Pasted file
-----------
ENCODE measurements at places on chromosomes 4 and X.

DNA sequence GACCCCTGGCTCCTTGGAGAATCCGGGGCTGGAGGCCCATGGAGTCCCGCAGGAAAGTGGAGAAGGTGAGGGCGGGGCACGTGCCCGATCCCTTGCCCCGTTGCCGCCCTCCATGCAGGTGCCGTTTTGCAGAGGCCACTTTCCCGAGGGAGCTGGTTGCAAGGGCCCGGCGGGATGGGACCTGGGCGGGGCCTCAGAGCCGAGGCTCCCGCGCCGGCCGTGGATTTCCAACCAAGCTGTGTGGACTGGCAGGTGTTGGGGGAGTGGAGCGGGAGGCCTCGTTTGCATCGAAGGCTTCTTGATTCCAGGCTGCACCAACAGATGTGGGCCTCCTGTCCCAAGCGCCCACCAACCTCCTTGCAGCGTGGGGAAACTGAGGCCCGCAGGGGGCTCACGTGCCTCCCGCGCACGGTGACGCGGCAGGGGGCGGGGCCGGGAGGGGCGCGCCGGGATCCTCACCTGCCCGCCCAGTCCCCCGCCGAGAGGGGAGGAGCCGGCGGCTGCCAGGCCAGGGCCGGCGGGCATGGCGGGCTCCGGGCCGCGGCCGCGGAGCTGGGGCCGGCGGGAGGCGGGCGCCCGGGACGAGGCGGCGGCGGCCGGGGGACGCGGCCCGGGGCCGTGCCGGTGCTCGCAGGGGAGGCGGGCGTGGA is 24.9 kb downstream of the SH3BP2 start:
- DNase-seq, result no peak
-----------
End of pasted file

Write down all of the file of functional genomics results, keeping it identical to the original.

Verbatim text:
ENCODE measurements at places on chromosomes 4 and X.

DNA sequence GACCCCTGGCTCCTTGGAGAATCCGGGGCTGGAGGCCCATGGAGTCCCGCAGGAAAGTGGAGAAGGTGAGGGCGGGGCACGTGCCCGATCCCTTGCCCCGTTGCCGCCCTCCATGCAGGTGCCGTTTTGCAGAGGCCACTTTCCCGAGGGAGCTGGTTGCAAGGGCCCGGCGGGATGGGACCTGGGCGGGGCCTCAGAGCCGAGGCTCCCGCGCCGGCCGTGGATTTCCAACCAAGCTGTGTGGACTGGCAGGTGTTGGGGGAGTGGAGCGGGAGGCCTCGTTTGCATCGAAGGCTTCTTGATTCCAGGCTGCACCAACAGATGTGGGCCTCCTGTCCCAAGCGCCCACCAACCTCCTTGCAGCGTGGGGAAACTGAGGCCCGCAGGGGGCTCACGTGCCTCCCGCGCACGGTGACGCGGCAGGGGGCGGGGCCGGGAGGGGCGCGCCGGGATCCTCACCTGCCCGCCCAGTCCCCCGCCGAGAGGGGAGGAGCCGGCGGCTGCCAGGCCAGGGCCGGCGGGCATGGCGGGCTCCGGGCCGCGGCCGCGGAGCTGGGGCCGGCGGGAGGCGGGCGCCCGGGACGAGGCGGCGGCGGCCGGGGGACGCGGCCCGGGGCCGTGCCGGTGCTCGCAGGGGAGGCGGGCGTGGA is 24.9 kb downstream of the SH3BP2 start:
- DNase-seq, result no peak